And he’s a willing defender too. His hustle and 7-foot wing span are rare and desirable qualities in this pace and space era.
After his 26-point season debut, Thunder coach Billy Donovan told The Oklahoman that “Gilgeous-Alexander is more than capable of running the point.” Gilgeous-Alexander is exceeding expectations, despite having Paul and another playmaker in Dennis Schroder on the roster, and it will only be a matter of time before Donovan gives him the keys to their offense (especially when Paul inevitably gets shipped to a contender).
“I don’t think there’s any question about that. I think the greatness of him as a player is one, his humility and his sacrifice and willing to do and play however he needs to play to help our team,” Donovan added.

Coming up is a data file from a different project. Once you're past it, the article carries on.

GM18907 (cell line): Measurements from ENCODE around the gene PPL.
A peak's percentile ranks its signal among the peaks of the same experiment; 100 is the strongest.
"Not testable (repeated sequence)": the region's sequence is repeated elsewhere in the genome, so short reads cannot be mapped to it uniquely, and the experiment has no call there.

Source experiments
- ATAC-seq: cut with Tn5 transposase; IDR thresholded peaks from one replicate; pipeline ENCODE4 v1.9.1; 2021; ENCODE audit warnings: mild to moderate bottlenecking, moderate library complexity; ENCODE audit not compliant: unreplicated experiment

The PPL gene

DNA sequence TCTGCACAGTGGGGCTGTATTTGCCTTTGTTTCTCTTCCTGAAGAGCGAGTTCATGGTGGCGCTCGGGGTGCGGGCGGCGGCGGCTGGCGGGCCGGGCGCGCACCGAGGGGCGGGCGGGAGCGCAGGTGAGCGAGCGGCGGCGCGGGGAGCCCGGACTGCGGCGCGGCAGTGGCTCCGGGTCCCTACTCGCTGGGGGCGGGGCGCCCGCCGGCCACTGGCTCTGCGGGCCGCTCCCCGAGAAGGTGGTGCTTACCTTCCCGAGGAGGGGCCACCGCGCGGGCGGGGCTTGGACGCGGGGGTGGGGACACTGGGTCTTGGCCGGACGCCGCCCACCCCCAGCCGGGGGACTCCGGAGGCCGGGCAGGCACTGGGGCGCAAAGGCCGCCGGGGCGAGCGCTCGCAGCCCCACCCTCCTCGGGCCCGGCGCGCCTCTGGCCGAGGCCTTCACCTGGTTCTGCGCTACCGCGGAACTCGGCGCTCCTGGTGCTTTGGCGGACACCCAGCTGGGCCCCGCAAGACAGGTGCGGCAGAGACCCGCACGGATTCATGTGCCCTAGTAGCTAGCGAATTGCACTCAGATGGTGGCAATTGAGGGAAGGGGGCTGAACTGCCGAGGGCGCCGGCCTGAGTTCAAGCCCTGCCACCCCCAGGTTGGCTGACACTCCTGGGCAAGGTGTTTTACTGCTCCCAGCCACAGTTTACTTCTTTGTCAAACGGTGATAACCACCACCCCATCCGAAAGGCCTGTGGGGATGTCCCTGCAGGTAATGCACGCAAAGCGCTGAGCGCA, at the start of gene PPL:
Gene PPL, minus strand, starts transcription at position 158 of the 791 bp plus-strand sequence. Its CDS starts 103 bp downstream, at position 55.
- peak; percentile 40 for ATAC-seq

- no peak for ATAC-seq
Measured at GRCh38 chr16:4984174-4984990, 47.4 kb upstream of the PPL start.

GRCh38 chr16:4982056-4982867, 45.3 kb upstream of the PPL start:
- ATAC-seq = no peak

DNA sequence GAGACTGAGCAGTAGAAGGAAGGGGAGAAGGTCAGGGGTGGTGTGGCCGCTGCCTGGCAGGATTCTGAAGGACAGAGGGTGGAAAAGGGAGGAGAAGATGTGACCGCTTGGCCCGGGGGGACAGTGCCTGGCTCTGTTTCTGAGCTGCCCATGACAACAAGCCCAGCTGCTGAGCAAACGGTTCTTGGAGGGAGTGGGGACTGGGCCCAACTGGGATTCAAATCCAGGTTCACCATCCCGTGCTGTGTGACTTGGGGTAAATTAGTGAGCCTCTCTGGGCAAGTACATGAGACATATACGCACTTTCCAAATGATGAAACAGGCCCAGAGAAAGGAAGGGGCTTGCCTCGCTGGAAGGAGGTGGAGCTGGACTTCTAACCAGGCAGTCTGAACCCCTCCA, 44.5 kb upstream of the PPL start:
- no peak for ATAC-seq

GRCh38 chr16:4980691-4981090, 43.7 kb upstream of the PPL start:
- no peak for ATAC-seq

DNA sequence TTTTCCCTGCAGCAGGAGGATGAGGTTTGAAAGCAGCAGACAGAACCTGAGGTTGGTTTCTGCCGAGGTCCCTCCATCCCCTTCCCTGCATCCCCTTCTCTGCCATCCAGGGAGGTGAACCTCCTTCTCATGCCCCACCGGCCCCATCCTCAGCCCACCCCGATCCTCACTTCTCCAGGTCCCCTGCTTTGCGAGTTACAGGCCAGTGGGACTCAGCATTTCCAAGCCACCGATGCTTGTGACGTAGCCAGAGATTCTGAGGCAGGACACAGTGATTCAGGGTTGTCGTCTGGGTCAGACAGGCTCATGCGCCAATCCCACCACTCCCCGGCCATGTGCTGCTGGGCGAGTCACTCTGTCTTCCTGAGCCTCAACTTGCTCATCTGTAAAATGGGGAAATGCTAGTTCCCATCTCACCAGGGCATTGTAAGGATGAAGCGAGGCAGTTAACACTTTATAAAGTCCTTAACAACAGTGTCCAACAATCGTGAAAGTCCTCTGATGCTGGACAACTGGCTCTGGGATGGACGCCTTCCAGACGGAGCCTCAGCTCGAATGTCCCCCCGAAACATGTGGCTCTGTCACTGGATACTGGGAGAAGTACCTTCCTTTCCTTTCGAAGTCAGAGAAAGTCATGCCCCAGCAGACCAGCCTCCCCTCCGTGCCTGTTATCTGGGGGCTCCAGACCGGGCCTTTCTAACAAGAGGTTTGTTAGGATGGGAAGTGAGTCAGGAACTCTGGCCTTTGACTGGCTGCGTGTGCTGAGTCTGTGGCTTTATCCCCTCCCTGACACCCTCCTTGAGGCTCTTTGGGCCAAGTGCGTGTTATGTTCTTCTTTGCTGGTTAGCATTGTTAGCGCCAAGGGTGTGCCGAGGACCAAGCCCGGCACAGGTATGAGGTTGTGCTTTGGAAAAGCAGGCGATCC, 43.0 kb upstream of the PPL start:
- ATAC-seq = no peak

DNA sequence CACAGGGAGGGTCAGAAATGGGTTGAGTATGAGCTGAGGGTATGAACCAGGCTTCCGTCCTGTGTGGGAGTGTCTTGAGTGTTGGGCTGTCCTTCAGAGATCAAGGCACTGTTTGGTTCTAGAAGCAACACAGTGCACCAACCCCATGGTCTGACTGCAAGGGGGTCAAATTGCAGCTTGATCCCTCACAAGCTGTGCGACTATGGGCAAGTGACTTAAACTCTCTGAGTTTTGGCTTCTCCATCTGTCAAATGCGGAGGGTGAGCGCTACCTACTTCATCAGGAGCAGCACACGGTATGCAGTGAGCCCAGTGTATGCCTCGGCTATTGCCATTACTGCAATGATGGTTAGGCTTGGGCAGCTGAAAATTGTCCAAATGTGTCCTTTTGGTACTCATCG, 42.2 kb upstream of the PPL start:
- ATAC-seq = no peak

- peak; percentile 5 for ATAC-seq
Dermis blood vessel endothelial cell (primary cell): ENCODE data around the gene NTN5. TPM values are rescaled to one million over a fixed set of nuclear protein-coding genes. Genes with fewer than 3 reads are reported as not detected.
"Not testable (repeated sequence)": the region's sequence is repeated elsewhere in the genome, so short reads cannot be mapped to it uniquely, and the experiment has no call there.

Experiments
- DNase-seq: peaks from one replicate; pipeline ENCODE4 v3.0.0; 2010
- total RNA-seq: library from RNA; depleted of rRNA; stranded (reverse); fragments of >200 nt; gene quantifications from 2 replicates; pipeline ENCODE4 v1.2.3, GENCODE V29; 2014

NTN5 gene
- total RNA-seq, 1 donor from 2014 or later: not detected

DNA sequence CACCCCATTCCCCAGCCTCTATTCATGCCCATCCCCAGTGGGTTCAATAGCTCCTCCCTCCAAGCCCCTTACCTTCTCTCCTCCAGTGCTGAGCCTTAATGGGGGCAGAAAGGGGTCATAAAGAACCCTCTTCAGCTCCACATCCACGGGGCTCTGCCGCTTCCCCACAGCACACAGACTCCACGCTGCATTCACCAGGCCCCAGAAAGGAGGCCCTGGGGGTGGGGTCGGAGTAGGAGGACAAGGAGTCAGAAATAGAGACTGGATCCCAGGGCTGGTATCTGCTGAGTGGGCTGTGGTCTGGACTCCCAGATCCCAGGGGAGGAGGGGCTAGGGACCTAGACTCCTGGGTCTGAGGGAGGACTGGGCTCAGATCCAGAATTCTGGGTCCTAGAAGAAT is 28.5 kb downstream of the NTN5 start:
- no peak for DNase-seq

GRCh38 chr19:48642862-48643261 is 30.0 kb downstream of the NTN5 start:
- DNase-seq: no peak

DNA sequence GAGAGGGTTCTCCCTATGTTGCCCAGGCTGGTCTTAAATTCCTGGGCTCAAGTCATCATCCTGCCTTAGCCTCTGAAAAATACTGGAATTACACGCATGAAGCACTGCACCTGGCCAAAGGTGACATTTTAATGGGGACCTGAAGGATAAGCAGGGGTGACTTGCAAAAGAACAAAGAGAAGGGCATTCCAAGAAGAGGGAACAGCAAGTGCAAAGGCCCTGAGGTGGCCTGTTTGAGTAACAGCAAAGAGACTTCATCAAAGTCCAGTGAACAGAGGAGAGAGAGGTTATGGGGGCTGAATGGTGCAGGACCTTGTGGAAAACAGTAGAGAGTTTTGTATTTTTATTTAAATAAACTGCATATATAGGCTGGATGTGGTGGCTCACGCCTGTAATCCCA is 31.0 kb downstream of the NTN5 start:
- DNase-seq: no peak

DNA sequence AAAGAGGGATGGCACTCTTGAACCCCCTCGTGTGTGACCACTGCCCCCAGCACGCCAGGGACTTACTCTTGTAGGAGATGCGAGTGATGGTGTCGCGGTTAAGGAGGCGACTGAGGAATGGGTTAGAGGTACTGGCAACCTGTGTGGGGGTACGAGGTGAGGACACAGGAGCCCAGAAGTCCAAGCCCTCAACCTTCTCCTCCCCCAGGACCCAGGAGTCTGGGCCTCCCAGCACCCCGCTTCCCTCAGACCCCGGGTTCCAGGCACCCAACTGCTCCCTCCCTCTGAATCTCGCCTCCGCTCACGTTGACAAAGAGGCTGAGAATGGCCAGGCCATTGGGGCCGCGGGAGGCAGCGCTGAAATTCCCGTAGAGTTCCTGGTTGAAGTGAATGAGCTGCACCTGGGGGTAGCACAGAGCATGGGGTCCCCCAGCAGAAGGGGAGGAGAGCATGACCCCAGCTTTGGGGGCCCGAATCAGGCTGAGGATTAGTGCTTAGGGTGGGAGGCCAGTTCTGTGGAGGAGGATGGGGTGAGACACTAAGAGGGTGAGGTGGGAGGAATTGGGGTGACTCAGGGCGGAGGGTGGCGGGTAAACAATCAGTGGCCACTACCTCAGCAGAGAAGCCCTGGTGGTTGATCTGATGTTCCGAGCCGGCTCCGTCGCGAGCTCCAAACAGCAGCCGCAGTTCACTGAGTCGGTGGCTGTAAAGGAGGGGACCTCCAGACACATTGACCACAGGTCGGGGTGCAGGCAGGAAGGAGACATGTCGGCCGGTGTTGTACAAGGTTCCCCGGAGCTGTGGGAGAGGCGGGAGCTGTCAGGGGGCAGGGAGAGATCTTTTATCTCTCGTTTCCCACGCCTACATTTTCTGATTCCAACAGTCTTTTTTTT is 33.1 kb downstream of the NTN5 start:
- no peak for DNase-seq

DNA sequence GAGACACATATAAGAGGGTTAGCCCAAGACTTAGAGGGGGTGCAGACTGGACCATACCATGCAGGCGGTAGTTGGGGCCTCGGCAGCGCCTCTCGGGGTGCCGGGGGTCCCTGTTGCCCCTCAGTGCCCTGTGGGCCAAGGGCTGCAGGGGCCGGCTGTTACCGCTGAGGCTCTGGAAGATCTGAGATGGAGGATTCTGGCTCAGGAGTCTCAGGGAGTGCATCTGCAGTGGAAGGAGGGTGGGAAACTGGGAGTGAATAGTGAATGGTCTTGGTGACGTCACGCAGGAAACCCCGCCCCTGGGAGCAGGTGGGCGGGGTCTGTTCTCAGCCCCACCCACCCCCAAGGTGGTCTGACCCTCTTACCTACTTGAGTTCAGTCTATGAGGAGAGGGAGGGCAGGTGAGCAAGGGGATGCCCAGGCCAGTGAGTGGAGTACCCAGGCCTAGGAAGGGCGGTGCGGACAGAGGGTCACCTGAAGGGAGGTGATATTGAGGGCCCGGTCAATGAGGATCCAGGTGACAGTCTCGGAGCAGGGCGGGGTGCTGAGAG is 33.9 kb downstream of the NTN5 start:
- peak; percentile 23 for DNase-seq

Embracing his role has been Gilgeous-Alexander’s calling card since being rated the seventh-best recruit in Kentucky from the 2017 class, which included Charlotte Hornets’ rookie PJ Washington, New York Knicks’ sophomore Kevin Knox, and his current Thunder teammate Hamidou Diallo.
He wasn’t even recruited by John Calipari until Gilgeous-Alexander reached out to Kentucky coaching staff. He worked his way up from a second stringer to becoming the alpha on a loaded Kentucky team.
Asked by Blue Ribbon College Basketball Yearbook editor Chris Dortch how he took over such a talented team in his lone NCAA season, Gilgeous-Alexander had this response: “About midpoint during the season, I watched a lot of film. I was really taking what coach was asking of me, what this team needed me to do. I just tackled it. Once I cleared that role out, I worked on my game and got better every day.”
It's happening again in Oklahoma.
Presti has an eye for potential supertars (read: Kevin Durant, James Harden, Russell Westbrook). So it wasn’t a surprise that he targeted the prized Clippers’ rookie, who was deemed untouchable in any deal, until the golden chance of teaming up Kawhi Leonard with George was too good to pass up.
For the Clippers, the 21-year old guard was their point guard of the future. But for the Thunder, that future begins now.